In high school, we took a battery of standardized tests at the beginning of our freshman year. These included the usual math and logic and reading comprehension and vocabulary, which were just fine. But this round of tests also included a horrible spatial relations section, which showed a series of unfolded three-dimensional shapes, with various options for how those shapes would look when you folded them up. You know, IN YOUR HEAD. In the hour allotted for finishing the section, I answered one question, incorrectly at that.
The guidance counselor that reviewed everyone's results with their parents cheerily informed us that my score in the spatial relations section landed squarely in the 'retarded' range.
So clearly, spatial relations are not my strong point. This means a lot of knitting needs to be taken on faith. Incidentally, this also makes me a terrible driver. I take public transportation for a reason.
Anyway, faith. When I'm knitting a pattern for the first time, I can't easily envision how the mess on my needles will magically transform itself into the pictured finished object.
My first socks were very much knit on faith. I knit and knit and knit the leg. I made the heel flap, turned the heel and kept thinking 'this will never turn into a sock.' I picked up the stitches along the sides of the heel flap, still thinking 'this will never turn into a sock.' But I figured the Yarn Harlot wouldn't lie, and she obviously knows a lot about socks.
Then I knit my first round after picking up the stitches. And there it was - a tube again, with a bulge where the heel was supposed to be! It would be a sock after all! Hurrah for the cleverness of knitters!
The same thing happened with my first pair of baby booties. When I finished knitting, it looked like this:
To me, this is not a bootie. This looks horribly like a pair of knitted men's briefs. But I kept my faith. And with a quick fold, it looked like this:
Dude, it really is a bootie! And with some seaming and an i-cord, I ended up with this:
Sometimes faith is rewarded. Finished Be-Ribboned Booties from One-Skein Wonders (love that book). Alas, Kristy, I am not joining the Single Sock Liberation Movement.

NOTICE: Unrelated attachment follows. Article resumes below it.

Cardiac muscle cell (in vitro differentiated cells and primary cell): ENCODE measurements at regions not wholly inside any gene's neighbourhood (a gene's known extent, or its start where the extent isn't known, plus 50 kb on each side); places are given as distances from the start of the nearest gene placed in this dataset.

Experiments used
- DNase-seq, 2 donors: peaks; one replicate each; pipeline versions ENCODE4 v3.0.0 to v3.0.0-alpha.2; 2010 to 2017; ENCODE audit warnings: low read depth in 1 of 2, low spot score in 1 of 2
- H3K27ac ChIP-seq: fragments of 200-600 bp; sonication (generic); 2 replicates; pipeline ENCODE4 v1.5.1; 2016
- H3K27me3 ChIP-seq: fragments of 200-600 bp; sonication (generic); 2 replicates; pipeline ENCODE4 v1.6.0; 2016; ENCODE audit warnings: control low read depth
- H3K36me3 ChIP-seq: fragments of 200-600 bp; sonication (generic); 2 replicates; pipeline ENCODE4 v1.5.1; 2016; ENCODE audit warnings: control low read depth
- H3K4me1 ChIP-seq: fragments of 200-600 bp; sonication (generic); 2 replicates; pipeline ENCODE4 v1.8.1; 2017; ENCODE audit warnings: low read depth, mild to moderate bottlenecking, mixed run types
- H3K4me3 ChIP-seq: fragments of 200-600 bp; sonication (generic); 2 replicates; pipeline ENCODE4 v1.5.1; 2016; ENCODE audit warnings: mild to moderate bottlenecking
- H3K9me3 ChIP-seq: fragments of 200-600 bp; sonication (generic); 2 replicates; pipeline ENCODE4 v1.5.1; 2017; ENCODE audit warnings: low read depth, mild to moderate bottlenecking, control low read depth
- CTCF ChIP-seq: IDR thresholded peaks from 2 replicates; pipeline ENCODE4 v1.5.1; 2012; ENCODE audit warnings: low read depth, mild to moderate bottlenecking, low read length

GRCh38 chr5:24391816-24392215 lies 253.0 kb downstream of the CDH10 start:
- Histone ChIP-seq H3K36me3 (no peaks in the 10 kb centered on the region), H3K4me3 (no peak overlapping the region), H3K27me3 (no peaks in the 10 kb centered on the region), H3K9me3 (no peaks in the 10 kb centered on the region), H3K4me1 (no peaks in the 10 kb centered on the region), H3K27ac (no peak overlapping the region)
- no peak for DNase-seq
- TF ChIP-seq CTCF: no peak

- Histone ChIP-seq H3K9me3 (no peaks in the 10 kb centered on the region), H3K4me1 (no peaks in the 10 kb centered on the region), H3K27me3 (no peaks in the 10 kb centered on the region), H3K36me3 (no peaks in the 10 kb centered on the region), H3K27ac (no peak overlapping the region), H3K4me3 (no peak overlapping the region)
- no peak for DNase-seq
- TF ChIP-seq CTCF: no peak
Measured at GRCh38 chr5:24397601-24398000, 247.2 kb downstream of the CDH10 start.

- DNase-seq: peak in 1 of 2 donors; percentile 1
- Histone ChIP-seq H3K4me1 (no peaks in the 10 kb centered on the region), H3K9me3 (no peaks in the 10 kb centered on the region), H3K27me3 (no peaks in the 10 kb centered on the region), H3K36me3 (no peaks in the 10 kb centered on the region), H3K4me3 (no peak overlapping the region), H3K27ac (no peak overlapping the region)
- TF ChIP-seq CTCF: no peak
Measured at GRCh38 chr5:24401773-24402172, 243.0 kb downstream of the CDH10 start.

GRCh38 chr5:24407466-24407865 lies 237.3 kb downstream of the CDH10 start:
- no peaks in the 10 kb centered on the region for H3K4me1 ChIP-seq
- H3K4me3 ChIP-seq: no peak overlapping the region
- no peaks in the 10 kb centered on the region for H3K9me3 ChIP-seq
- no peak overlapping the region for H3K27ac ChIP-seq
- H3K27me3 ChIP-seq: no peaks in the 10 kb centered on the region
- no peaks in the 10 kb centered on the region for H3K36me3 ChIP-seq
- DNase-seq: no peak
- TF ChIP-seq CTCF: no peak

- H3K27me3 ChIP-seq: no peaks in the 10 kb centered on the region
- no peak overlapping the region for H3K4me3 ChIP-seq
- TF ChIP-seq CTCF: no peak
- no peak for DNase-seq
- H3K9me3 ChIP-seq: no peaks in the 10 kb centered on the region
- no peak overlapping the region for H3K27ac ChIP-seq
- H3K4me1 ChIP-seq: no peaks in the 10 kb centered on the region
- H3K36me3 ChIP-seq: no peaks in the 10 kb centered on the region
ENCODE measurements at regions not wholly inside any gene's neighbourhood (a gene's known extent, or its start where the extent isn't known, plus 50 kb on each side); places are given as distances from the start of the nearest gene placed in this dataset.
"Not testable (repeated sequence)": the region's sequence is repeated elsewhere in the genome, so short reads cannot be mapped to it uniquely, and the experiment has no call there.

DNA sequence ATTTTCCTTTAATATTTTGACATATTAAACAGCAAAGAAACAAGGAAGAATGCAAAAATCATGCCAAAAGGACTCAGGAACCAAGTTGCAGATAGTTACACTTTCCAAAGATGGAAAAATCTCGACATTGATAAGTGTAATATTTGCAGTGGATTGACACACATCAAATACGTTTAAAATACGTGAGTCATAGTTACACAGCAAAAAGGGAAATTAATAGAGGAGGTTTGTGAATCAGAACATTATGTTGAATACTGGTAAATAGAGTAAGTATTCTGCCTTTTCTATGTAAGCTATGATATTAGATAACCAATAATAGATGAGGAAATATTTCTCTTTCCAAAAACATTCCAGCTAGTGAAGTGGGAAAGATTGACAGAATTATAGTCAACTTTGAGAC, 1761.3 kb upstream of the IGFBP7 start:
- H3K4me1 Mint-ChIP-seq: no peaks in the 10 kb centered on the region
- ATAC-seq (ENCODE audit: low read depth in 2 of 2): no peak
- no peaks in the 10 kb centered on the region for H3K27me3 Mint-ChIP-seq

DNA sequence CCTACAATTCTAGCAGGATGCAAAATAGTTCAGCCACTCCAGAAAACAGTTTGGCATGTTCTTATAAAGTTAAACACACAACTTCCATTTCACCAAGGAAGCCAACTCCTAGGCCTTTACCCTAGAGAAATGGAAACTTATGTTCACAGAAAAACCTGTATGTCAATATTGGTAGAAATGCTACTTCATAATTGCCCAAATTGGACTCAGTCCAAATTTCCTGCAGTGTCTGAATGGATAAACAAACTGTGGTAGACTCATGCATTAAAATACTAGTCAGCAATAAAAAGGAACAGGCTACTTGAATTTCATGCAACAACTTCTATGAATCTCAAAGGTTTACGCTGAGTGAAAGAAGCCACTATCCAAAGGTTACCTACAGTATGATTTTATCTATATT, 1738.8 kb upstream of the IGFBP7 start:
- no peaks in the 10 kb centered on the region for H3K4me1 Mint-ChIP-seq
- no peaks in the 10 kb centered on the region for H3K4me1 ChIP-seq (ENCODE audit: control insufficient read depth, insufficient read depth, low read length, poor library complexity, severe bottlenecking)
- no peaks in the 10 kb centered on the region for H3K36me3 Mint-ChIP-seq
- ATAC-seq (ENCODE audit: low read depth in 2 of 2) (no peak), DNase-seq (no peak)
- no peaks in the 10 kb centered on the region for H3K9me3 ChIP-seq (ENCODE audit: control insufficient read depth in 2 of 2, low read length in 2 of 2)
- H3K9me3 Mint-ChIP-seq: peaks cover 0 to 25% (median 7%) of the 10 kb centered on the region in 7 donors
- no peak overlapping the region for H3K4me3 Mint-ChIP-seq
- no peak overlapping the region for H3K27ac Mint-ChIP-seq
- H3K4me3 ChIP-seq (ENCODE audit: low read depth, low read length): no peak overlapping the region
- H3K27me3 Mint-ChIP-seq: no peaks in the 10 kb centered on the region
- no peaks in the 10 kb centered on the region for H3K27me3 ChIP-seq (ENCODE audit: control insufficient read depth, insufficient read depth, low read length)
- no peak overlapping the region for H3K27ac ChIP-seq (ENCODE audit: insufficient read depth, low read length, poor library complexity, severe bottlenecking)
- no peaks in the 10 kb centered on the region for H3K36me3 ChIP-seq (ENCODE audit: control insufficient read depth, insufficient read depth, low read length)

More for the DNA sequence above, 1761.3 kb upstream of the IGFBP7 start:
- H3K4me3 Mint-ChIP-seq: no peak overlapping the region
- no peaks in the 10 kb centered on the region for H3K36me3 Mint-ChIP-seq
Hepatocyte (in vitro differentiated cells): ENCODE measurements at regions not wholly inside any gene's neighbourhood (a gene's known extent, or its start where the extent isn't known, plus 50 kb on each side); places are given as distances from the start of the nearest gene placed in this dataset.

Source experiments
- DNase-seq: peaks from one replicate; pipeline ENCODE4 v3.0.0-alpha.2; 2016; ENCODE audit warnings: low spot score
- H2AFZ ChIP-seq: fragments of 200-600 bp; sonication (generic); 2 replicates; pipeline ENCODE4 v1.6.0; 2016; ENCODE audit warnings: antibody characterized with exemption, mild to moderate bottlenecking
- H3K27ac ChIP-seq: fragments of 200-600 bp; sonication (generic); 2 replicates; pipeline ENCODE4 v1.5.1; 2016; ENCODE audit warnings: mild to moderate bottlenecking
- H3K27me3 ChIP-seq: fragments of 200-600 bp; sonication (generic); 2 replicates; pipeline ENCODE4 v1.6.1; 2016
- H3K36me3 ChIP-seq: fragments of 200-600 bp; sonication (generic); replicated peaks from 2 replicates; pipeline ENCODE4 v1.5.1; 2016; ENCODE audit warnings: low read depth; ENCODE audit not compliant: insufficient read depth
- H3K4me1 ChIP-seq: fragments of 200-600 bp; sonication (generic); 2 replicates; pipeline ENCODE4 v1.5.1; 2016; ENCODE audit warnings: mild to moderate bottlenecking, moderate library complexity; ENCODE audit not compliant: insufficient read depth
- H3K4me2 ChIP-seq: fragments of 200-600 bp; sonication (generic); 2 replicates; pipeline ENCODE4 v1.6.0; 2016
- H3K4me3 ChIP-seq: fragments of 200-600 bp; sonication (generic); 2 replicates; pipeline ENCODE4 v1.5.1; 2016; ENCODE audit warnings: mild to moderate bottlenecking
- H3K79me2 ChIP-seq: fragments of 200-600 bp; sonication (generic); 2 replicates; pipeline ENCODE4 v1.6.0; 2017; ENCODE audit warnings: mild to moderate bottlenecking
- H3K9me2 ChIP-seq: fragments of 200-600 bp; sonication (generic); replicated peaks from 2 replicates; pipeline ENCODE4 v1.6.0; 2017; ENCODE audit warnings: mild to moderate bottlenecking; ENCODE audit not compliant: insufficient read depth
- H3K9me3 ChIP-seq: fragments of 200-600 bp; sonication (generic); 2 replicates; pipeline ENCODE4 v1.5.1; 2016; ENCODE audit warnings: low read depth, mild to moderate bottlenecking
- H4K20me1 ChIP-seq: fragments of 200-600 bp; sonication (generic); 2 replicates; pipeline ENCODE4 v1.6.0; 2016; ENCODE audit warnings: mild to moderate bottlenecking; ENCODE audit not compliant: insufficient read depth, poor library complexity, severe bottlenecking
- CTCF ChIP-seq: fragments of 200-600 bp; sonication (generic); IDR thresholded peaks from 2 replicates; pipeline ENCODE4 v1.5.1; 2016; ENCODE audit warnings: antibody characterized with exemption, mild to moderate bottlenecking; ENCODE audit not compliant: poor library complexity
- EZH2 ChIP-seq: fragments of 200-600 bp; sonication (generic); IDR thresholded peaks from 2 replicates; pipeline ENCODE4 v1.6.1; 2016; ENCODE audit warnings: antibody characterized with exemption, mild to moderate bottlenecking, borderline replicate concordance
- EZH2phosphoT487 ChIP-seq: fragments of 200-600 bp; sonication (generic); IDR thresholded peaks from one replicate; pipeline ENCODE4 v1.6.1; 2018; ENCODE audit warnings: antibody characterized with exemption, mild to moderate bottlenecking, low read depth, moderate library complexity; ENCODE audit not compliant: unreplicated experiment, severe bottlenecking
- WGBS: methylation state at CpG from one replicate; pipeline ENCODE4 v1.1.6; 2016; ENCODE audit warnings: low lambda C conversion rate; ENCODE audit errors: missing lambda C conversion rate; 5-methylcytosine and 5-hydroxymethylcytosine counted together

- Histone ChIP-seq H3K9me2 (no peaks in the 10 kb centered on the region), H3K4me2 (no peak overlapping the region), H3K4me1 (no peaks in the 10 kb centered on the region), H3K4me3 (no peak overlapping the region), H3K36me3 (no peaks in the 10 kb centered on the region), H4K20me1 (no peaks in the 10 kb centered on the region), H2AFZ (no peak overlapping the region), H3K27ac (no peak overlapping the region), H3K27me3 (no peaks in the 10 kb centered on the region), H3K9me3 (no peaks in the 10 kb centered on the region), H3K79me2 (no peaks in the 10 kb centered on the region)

The "ribbons" in this case are leafy knitted i-cords. I thought they made a nice match with the zucchini-ish hat. The Daft Crafter asked about the cords, so I've included instructions at the end of the post.
Meanwhile, the new issue of Interweave Knits is out. And that means I've got something new to learn:
This spatial relations thing also makes diagrams hard to follow, but I always end up with a huge amount of leftover sock yarn, and toe-up socks completely obviate that problem. So I'll figure this toe-up sh*t out if it kills me.
Leafy Bootie Ties
Cast on three stitches. Knit two rows garter stitch. On the next row, knit into the front and back of the first and last stitches in the row (5 stitches total on the needles). Knit one row. On the next row, knit into the front and back of the first and last stitches in the row (7 stitches total). Knit two rows. On the next row, knit two together at the beginning and end of each row (5 stitches total). Knit one row. On the next row, knit two together at the beginning and end of each row (3 stitches total). Knit 3-stitch i-cord of desired length. Repeat leaf at end of i-cord.
The leaf wouldn't fit through the eyelets on the bootie, so I knit the first leaf, then the i-cord, put the live stitches on a safety pin, wove the tie through the bootie, then knit the second leaf. This has the added advantage of making it almost impossible for the tie to work its way out of the bootie.